Auto Care FAQs by Carter Volkswagen: Why is my Engine Low on Oil?
A modern car should have the same amount of oil in it when you visit for your next oil change that they put in during the last one — but when something starts to go wrong, your oil level could begin to drop. You might have a leak somewhere allowing oil to slowly seep out. The car might be burning oil in the engine, slowly enough that you don't notice until your car's oil level warning light turns on. But either of those possibilities is bad news. You'll want to have the engine checked out by the professionals to see if they can't find a leak, or prevent your engine from burning excess oil.
We've compiled below the most common reasons for a low oil level in your Volkswagen. If these symptoms sound like your car, schedule an appointment with our service team to have it inspected by factory-trained technicians. Our service team knows more about caring for your Volkswagen than anyone else in Seattle!
Most Common Engine Oil Leaks
If you haven't noticed any smoke coming from the tailpipe as you drive, but your driveway is starting to look like a grey and black Jackson Pollock painting, you've probably got an oil leak. But if the leak is a little slower, and hasn't been leaving oil stains where it's parked, you might want to peek under the vehicle. Grab a flashlight and get as low to the ground as you can, and peer under the vehicle. Look for signs of moisture, or places where liquid appears to be dripping. If you notice a drip or ooze in a brownish color, that's likely your engine oil leak.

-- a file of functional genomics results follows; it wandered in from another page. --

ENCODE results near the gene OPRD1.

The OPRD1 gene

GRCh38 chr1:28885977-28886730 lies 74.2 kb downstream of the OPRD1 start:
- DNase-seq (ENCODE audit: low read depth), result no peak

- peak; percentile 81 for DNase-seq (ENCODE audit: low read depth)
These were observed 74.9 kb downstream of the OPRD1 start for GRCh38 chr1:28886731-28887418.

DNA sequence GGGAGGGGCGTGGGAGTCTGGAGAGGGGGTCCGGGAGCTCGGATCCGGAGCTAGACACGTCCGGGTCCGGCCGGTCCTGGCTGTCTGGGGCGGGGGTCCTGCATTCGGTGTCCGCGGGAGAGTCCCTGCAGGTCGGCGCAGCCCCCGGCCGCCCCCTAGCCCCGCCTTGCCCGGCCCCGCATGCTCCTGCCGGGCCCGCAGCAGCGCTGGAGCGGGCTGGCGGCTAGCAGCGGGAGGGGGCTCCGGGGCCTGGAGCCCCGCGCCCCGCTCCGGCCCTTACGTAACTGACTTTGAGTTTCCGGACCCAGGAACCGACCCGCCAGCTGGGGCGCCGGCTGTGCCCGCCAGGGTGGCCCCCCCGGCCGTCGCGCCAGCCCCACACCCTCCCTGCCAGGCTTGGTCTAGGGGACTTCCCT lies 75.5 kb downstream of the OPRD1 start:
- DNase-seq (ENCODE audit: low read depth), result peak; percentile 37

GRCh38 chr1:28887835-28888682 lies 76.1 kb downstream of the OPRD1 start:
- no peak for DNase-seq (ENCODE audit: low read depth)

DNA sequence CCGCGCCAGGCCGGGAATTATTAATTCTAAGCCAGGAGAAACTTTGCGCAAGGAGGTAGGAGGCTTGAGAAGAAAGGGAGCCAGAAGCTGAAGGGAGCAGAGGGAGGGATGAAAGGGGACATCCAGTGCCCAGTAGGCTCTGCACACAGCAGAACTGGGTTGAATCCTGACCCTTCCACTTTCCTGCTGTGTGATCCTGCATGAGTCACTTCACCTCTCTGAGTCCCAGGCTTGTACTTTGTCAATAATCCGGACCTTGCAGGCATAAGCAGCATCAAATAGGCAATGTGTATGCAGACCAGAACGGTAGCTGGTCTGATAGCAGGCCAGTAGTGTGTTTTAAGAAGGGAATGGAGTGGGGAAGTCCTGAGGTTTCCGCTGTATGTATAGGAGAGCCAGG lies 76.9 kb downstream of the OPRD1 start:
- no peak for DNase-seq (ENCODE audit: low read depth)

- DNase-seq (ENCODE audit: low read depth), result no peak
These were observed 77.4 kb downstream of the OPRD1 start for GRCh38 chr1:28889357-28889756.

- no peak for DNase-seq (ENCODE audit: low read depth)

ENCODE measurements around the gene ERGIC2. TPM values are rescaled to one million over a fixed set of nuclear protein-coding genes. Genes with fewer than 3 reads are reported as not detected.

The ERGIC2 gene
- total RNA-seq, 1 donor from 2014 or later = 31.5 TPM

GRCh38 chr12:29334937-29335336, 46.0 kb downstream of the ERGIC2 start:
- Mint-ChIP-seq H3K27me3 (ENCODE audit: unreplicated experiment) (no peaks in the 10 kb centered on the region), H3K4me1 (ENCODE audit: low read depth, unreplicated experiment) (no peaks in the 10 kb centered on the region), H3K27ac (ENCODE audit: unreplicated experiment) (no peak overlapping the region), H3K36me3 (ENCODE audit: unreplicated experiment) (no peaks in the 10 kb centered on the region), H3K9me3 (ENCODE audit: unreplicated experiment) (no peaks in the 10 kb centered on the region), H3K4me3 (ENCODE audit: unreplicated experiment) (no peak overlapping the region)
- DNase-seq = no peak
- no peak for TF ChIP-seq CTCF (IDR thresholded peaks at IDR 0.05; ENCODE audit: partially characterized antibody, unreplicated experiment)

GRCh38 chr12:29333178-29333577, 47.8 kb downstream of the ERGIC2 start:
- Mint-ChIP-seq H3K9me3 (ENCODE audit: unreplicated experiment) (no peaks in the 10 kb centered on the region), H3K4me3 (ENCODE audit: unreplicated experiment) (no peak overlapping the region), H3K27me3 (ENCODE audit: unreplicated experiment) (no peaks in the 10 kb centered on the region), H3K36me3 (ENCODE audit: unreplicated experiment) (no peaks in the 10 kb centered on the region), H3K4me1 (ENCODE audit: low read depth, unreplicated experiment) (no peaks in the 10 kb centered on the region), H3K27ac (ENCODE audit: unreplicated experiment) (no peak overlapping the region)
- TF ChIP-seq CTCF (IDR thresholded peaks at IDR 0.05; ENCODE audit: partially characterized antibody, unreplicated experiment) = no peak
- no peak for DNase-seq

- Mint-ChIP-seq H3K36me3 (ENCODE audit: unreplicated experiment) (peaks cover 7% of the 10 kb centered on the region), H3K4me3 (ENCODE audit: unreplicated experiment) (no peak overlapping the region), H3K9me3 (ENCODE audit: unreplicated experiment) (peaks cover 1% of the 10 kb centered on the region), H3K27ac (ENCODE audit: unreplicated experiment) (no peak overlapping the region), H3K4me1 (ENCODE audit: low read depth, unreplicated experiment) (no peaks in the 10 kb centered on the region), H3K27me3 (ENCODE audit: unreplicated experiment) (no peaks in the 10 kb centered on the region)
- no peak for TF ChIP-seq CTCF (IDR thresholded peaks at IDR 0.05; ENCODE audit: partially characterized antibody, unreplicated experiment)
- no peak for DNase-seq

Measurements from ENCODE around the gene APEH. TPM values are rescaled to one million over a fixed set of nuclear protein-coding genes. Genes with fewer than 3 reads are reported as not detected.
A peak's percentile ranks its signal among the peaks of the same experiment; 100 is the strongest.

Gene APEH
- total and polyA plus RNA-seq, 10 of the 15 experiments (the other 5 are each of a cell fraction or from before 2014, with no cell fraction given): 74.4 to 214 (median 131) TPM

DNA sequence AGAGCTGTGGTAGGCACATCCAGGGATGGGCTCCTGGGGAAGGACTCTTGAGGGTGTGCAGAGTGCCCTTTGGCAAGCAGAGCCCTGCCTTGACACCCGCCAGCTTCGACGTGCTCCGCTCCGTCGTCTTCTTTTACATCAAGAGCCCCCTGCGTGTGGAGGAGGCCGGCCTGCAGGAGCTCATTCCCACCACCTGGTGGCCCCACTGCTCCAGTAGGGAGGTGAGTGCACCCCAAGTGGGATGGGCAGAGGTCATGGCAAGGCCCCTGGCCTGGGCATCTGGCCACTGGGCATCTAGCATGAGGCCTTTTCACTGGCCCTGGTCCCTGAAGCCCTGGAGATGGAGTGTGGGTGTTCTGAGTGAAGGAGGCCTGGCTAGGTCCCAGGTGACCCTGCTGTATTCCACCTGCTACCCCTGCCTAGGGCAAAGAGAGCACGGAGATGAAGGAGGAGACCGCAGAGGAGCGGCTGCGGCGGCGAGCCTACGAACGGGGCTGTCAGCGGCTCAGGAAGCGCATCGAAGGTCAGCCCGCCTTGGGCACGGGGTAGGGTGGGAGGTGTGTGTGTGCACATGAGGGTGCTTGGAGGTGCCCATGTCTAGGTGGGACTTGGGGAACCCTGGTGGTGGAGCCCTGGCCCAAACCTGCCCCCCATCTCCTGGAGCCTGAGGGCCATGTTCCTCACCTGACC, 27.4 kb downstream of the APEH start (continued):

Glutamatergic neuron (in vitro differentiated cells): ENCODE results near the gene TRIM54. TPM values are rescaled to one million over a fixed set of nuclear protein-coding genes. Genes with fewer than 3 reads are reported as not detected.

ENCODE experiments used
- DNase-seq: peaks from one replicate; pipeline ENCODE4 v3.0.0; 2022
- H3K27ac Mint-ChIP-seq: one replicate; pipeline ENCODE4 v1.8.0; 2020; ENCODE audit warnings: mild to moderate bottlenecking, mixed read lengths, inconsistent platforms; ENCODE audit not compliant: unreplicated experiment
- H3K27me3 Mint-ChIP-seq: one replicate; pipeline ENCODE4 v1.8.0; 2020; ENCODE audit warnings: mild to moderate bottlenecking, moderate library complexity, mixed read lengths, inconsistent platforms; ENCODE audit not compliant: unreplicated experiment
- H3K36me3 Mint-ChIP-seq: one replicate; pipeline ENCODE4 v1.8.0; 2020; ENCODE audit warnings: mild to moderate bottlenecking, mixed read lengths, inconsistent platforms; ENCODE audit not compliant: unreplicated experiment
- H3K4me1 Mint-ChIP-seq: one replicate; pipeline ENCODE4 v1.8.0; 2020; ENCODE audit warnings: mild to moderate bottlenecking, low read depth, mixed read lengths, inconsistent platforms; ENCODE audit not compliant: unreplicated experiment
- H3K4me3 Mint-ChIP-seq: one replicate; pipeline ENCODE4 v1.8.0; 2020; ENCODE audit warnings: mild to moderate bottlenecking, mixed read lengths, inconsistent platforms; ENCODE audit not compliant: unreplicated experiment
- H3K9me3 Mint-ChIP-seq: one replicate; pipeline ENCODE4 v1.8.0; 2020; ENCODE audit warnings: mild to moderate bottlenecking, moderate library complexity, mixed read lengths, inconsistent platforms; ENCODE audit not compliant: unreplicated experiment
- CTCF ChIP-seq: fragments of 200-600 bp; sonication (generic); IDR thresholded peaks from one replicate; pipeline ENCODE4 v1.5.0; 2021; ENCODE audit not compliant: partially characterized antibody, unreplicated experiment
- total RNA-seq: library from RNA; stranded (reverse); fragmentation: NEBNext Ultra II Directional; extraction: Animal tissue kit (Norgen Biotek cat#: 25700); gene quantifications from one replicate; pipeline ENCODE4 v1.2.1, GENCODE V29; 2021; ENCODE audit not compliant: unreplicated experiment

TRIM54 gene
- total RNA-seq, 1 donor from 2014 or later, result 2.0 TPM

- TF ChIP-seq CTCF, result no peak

No signs of a leak? It could be that your engine is burning the oil internally instead — but if it's a small enough leak, you might just not be able to see it. We'll use special tools and plenty of experience in our service center at Carter Volkswagen to find your engine leak.
The most common places for an engine to spring a leak include the rear main seal, the oil pan gasket and the valve cover gasket.
Why is my Volkswagen Burning Oil?
If your engine isn't leaking, but the oil level continues to drop, you've likely got an engine that's burning oil.
Luckily, one of the most common reasons an engine burns oil is an inexpensive part that's quick and cheap to replace! A clogged PCV valve will begin sucking oil into the engine, and your car will burn it. Replacing the PCV valve is a fairly fast and easy procedure for your local Volkswagen authorized service center.
That said, if your PCV valve isn't the reason your engine is burning oil, you have a big problem in your car. You likely have bad valve seals or bad piston rings. That means oil is getting past these seals and being burned inside the engine.
The act of burning oil itself isn't typically a problem in your car, but you may notice a bluish-grey smoke coming from the exhaust if your engine is burning enough oil. That said, bad valve seals and piston rings can be costly and time-consuming to fix. It's a sign that your engine is simply getting old and starting to wear out. In many cases, it's more economical to just add oil as necessary and continue driving the car until the engine dies completely. If your car is newer and under warranty, piston ring or valve seal replacement will help your car last longer and stop burning oil. So be sure to consult with a friendly service advisor at Carter Volkswagen to find out what's best for you and your car.